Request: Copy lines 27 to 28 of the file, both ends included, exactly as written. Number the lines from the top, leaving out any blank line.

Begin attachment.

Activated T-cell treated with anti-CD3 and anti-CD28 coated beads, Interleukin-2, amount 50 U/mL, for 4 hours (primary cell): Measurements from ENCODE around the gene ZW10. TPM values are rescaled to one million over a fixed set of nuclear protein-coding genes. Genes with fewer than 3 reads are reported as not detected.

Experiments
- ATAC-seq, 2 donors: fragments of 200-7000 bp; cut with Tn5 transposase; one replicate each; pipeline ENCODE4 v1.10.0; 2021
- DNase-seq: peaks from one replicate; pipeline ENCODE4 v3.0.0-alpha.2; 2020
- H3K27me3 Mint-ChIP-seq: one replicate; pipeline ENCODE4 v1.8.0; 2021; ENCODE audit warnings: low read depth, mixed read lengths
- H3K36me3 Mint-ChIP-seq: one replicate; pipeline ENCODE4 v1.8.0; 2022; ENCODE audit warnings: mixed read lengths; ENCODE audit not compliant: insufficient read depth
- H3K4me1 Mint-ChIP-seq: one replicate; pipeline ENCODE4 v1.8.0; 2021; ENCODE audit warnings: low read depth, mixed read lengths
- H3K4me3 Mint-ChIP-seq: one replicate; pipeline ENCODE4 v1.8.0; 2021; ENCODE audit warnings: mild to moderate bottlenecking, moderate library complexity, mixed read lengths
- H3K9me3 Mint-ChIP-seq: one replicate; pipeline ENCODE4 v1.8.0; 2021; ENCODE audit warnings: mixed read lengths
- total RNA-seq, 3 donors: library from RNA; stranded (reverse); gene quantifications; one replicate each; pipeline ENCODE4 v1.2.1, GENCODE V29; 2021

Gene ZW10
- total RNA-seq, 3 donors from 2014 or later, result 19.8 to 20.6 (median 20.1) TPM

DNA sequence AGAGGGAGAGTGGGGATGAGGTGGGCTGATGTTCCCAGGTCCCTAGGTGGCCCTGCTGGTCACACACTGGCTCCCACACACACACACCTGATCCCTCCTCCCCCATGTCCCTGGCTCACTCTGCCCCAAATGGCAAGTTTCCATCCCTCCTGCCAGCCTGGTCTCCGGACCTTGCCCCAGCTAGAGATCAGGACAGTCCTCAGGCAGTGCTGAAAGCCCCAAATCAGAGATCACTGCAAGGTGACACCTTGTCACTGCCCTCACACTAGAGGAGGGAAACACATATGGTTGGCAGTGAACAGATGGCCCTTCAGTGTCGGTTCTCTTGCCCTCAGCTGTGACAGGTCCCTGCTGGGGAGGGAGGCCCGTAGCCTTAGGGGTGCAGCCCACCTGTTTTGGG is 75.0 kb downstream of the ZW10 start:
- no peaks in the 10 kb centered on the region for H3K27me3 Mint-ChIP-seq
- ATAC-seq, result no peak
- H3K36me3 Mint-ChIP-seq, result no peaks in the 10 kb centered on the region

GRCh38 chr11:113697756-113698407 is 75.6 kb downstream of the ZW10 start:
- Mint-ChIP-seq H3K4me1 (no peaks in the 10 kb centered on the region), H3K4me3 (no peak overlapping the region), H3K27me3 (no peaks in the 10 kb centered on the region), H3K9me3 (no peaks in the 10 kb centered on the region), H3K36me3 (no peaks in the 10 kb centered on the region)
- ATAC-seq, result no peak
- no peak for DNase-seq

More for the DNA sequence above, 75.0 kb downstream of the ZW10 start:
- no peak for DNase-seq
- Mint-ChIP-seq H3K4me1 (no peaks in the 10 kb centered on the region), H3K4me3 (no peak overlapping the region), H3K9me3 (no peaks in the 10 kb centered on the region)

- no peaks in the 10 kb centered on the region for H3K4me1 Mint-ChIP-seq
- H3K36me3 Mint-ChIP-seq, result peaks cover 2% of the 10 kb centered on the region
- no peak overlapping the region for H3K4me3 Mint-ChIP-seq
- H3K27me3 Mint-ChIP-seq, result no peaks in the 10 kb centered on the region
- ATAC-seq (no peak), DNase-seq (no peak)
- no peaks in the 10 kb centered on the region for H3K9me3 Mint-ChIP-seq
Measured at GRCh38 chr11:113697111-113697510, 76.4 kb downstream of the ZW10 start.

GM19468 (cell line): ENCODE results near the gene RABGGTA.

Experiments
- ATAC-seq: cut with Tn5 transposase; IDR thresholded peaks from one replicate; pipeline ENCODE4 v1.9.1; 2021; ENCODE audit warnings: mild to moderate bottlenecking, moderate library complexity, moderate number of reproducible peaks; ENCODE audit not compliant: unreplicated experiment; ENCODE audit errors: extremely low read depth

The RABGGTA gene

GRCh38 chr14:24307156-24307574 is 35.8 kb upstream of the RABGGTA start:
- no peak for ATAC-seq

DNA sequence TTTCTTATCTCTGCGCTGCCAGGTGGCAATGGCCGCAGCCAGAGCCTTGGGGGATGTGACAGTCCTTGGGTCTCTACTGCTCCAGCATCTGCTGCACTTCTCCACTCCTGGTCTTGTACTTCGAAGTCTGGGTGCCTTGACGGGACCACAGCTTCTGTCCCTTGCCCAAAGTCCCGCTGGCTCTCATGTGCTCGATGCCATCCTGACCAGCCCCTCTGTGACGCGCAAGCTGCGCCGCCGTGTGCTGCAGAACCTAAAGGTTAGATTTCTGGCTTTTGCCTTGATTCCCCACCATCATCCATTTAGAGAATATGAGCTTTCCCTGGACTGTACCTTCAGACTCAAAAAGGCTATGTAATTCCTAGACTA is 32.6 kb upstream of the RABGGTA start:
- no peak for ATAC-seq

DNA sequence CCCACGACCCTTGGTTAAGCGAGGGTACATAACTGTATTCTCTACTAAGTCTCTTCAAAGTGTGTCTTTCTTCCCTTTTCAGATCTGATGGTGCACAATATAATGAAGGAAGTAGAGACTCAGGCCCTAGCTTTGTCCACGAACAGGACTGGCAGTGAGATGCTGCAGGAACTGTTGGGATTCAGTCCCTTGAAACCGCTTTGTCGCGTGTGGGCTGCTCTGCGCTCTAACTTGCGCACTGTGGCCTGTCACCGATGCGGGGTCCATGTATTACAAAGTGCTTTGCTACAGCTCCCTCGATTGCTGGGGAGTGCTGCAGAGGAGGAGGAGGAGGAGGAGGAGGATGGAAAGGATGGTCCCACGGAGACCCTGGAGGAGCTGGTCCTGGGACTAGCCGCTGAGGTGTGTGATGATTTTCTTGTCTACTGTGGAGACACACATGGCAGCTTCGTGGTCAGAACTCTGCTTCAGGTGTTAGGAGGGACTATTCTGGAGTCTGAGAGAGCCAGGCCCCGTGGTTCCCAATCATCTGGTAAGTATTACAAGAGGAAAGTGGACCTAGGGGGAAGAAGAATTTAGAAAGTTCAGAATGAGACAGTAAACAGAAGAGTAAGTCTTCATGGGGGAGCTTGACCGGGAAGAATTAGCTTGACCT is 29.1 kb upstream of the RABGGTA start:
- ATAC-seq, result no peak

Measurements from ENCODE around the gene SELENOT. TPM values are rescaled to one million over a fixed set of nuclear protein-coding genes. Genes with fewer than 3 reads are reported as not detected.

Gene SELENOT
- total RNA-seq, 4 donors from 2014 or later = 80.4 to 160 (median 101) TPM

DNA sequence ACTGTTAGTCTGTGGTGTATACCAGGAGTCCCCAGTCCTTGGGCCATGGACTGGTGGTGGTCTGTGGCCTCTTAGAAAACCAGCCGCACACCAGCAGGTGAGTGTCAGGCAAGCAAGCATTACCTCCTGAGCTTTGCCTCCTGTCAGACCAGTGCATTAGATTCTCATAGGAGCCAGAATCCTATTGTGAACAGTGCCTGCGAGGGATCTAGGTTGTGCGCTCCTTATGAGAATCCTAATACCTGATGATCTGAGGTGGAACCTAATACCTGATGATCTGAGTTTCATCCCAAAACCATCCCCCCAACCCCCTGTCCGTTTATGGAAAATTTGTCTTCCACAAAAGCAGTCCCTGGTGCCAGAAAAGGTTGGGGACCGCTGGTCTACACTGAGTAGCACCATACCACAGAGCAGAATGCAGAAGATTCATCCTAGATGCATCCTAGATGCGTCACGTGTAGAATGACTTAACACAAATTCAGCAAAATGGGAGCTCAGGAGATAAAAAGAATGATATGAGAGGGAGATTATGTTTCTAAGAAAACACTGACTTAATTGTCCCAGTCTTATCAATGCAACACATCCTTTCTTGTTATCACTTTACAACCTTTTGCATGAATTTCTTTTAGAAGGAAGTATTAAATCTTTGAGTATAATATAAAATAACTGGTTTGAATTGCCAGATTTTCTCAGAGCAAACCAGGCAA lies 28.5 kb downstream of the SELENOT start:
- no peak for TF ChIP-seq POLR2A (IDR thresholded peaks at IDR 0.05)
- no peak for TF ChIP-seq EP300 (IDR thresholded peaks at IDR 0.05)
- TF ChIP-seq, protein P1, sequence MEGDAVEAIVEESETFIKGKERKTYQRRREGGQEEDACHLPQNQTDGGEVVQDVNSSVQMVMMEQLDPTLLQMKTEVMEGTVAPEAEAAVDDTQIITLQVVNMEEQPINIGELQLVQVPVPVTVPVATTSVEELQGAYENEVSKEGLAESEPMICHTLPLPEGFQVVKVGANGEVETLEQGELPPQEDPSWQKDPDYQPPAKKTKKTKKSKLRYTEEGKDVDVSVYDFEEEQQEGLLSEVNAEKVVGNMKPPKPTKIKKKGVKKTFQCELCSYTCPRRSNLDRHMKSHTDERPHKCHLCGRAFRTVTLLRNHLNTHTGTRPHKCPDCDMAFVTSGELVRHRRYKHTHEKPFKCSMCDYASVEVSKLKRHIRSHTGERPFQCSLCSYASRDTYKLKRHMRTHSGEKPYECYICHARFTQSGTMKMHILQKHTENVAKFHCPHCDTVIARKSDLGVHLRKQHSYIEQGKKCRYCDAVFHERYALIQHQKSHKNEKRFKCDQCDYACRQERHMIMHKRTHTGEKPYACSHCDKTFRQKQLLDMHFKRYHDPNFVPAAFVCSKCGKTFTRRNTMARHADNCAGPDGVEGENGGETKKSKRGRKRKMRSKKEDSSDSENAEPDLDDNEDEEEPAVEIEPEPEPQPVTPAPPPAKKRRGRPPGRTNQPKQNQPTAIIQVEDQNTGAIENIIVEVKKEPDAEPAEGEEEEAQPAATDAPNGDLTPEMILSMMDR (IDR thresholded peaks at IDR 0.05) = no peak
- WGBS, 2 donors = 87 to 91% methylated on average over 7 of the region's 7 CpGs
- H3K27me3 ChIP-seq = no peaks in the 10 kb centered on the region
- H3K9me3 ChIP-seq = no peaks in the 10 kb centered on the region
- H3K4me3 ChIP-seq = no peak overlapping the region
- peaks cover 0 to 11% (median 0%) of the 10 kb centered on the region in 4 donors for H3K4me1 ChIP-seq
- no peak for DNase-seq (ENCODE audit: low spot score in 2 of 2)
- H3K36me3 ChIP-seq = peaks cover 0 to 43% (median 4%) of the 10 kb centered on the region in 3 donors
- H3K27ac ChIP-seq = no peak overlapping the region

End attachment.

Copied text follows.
- H3K27me3 Mint-ChIP-seq, result no peaks in the 10 kb centered on the region
- ATAC-seq (no peak), DNase-seq (no peak)